Though the discomfort may break us,

O Healer, meet us where we lack and repair us with gold.

We crave an easy way, but strengthen us to rise above, 

taking on each other’s burdens as our own,

learning that we are inextricably tied with our fellow image-bearers,

and we need each other on our march upward toward Zion.

Son of God, born in a manger,

you came among us, where the lowly tread.

You identify with the oppressed,

and as we do to them, we do to you.

For you, the Lord, love justice; you require mercy.

Move now, in and through us, Holy Spirit.

Search the corners of our hearts for prejudice.

Break the spirit of racism and racial superiority.

Give us a powerful hope, so that we may speak as those who do not shrink back.

Move on behalf of those who cry out to you.

We appeal to your throne of righteousness.

From the confines of our traditions, we the Church

repent of our long history of failure,

a system of sin, always before us.

Jesus Christ, alive in your people, the heart and truth of our faith,

clear the way now, in us, to be a source of hope.

May we be a witness of Kingdom community.

With each new tragedy, despair seeps into our bones.

Renew in us, O God, a hopeful kindling, fanned into flame, for the work ahead.

Create in us the imagination for a new humanity:

our multitude too numerous to count, standing at your throne;

a mosaic of every nation, tribe, people, and language, none left out;

reconciled and singing free before the Lamb.



  • Take a few minutes to write out a simple prayer of your own for our city.

Scripture referenced in this liturgy:

Genesis 4:10
Genesis 18:21
1 John 4:7
Esther 4:1
Matthew 26:38
Jeremiah 31:15
Psalm 13:1
Exodus 3:7
Proverbs 14:31

Proverbs 19:17
Isaiah 61:8
Micah 6:8
Proverbs 31:8
Revelation 7:9
Hebrews 10:39
Isaiah 35:10
Psalm 51:3



As you close our the week imagine that you are sitting in front of Jesus as he shares this with you. Pay attention to how you are feeling as you read the passage.
What sensations do you feel in your body?
What are you thinking about? What resonates with you? 

26 Look at the birds of the air; they do not sow or reap or store away in barns, and yet your heavenly Father feeds them. Are you not much more valuable than they? 27 Can any one of you by worrying add a single hour to your life?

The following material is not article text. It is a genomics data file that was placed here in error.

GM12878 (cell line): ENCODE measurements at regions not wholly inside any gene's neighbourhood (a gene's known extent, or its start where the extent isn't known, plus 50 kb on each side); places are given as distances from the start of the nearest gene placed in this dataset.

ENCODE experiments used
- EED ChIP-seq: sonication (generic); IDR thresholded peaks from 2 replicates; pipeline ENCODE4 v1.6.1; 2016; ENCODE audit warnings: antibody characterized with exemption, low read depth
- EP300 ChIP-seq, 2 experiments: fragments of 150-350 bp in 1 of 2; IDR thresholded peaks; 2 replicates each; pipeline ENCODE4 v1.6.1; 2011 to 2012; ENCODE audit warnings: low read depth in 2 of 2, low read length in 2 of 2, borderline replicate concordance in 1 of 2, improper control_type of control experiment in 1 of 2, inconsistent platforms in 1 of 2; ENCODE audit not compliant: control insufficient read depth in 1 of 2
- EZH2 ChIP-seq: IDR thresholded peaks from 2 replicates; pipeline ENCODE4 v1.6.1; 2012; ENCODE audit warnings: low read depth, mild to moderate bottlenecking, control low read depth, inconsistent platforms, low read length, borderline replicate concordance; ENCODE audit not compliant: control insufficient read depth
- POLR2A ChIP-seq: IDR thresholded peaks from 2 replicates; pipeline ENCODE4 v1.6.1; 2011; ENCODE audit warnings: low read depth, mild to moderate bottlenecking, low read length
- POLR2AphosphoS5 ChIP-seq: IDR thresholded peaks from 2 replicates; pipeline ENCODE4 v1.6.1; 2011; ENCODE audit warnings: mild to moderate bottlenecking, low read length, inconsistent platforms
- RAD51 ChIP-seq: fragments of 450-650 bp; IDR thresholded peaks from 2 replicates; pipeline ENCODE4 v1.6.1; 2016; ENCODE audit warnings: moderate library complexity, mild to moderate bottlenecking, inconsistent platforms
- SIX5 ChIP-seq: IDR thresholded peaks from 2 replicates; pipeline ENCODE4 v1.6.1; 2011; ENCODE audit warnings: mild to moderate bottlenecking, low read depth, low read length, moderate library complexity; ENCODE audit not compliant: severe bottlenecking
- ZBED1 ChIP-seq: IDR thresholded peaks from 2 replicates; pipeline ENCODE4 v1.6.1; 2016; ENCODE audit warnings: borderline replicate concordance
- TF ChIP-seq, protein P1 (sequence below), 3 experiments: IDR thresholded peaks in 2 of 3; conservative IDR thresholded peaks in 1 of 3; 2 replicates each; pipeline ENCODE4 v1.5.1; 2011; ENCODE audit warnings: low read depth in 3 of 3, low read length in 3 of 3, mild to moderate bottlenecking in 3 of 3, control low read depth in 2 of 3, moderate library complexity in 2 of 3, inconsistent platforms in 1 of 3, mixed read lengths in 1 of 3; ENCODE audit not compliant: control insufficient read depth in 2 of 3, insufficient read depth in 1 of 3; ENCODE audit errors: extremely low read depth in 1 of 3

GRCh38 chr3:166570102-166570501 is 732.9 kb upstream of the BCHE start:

28 “And why do you worry about clothes? See how the flowers of the field grow. They do not labor or spin. 29 Yet I tell you that not even Solomon in all his splendor was dressed like one of these. 30 If that is how God clothes the grass of the field, which is here today and tomorrow is thrown into the fire, will he not much more clothe you—you of little faith? 31 So do not worry, saying, ‘What shall we eat?’ or ‘What shall we drink?’ or ‘What shall we wear?’ 32 For the pagans run after all these things, and your heavenly Father knows that you need them. 33 But seek first his kingdom and his righteousness, and all these things will be given to you as well. 

Here Jesus gives us an image of God the father as Provider. Jehovah Jireh is one of the many names given to God which means “my provider.” God provides what we truly need as we seek his ways (the Kingdom). 

  • Take a moment to give thanks for his provision this week? Be specific.
  • “You of little faith”
    Where do I struggle with the promises of provision in this passage?
  • Do I need to renew my faith and trust in God’s promises

Take time to pray and then close with the Suscipe Prayer of St Ignatius of Loyola:

You have given all to me.
To you, Lord, I return it.
Everything is yours; do with it what you will.
Give me only your love and your grace,
that is enough for me.